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Unity amid Diversity? PowerPoint Presentation
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Unity amid Diversity?

Unity amid Diversity?

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Unity amid Diversity?

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  1. Unity amid Diversity?

  2. Contra Communists, “In God We Trust” • After WWII, with communism as a key external threat, American religious leaders emphasized a shared moral and religious sensibility binding the nation together and distinguishing America from e.g. Soviets • Presidency and prayers of Dwight Eisenhower • “Under God” inserted in Pledge of Allegiance • “In God We Trust” placed on all currency • Revivalism, with Billy Graham as central catalyst, helped promote image of a righteous nation over against godless communists

  3. Ecumenical Solidarity • Increased ecumenical activity at mid-century offers further evidence for the attempt at unity within diversity • FCC reorganized as NCC in 1950 • National Conference of Christians and Jews formed in 1927, later called National Council for Community and Justice

  4. Ecumenical Solidarity • Union or merger of denominations • Methodists reunite in 1939 • Presbyterians reunite in 1983 • UCC formed in 1957 • UU formed in 1961 • Vatican II as Catholic overture to other Christian groups • Election of President John Kennedy, a Catholic, shows at least a façade of unity over old divisions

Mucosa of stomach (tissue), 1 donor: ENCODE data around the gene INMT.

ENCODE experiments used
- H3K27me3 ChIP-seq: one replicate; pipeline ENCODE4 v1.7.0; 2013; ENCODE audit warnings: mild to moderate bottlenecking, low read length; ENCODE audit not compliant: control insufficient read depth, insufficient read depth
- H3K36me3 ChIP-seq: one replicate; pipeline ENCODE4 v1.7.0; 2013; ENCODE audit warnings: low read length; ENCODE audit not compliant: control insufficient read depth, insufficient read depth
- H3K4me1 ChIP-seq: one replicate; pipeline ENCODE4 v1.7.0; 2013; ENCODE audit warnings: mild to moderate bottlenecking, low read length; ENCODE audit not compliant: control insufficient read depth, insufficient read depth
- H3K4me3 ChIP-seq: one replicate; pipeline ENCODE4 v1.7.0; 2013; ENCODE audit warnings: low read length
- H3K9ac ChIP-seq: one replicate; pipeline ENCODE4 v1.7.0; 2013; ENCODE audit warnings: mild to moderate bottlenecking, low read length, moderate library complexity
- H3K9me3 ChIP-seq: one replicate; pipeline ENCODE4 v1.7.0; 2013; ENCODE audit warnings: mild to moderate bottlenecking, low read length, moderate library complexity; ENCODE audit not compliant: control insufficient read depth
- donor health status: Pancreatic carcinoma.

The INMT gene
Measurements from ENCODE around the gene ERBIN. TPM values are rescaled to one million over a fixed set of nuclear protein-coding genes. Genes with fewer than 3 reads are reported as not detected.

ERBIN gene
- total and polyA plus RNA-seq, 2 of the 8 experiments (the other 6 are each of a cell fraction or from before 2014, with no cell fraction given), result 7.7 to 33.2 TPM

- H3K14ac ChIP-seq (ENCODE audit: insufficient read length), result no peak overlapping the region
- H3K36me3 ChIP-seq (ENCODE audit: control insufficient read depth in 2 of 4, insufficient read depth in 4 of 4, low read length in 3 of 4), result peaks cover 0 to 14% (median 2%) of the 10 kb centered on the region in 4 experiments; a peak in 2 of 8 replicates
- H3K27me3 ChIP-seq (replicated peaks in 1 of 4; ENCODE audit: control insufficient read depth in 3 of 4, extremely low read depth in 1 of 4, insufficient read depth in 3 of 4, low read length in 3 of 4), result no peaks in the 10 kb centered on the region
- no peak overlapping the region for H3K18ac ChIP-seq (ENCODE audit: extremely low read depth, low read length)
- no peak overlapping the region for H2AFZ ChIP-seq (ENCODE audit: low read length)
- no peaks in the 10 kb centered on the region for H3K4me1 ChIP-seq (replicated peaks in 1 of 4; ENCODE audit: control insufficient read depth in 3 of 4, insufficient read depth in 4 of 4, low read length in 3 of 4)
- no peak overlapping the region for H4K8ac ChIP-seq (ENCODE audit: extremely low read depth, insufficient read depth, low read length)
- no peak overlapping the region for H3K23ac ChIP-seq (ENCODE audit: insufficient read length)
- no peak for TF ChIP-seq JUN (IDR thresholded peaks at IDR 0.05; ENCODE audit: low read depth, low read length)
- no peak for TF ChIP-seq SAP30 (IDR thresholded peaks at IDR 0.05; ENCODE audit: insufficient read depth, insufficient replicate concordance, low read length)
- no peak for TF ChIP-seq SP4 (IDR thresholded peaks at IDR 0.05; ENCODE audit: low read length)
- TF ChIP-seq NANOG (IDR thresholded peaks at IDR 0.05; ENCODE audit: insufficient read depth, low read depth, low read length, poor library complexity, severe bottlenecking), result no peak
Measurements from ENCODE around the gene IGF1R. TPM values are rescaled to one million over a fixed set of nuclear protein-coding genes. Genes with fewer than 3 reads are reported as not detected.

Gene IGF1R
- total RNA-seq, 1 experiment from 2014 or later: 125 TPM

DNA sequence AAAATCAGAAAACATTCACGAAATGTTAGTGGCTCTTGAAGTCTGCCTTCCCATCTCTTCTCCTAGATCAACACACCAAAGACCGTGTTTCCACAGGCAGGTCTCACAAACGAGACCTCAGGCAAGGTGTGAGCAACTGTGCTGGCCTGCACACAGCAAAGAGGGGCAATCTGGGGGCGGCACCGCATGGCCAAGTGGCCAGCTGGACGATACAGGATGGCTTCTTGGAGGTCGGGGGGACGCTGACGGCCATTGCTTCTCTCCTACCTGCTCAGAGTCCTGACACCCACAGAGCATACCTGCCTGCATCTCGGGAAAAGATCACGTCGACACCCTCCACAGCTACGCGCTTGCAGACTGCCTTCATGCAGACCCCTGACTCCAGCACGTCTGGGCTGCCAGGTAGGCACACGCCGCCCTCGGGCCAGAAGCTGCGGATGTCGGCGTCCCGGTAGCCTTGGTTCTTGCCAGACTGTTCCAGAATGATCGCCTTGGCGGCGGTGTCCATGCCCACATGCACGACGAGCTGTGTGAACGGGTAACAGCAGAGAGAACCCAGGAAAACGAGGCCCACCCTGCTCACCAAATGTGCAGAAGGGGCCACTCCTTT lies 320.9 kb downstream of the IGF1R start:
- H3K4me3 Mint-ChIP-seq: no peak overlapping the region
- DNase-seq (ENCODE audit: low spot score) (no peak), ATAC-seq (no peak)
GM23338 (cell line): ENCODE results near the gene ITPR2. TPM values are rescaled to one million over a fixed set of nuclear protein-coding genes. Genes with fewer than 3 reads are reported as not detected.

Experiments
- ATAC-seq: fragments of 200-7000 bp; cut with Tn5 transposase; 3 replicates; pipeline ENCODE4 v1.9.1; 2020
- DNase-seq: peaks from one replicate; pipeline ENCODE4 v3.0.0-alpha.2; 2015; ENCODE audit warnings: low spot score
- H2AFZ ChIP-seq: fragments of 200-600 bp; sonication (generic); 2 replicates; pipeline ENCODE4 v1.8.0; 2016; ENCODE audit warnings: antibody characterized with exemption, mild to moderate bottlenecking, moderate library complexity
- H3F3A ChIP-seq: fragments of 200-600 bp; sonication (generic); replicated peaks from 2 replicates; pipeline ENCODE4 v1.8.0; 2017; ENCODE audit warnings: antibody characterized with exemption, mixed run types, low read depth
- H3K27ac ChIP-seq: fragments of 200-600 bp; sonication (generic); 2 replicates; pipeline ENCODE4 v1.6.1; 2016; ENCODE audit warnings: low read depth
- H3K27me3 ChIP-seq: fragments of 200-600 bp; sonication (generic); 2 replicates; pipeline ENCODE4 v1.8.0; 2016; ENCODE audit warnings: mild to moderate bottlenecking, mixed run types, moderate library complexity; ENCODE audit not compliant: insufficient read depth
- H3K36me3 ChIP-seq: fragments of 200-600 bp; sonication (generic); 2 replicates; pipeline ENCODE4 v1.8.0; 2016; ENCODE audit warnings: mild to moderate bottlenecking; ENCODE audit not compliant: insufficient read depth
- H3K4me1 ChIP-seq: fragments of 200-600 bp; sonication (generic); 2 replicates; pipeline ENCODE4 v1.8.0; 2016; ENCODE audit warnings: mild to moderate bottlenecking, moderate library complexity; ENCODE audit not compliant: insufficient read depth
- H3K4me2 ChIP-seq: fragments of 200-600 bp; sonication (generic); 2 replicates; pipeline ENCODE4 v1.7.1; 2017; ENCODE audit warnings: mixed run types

5. Cracks in the Veneer • Deep social unrest in the 1960s and 70s posed severe challenges for desired unity • Civil Rights Movement • Martin Luther King, Jr. drew from religious motivation in his challenge to legal segregation, and found support among religious leaders across denominational lines • Others, like Malcolm X, turned away from Christianity altogether, finding in Islam a ground for black identity and the quest for reform • Still others used religion to strengthen opposition to the Civil Rights Movement

  6. Cracks in the Veneer • Women saw increased opportunities in this period with the rise of feminism • Methodists first granted ordination to women in 1956 • Homosexual religious activism dates to the 1960s as well • War in Vietnam spurred cooperation across religious divisions, but also exposed fissures in American society

  7. Civil Religion as Basis for Unity? • As with communism in the 1940s and 50s, the fracturing of the 50s and 60s inspired some to seek unity • Sociologist Robert Bellah proposed the concept of civil religion as a solution to the sense of lost common ground and disintegration of community • Bellah’s civil religion existed alongside institutional Christianity, Judaism, etc., as a distinct entity • It was based on common belief in providential God acting in American history • Centered upon values of liberty, justice, and equality represented in founding documents and in rhetoric of political leaders, especially presidents • Bellah’s concept, marred by its failure to include those whose ancestors were enslaved or disenfranchised, nevertheless set the stage for similar quests in following years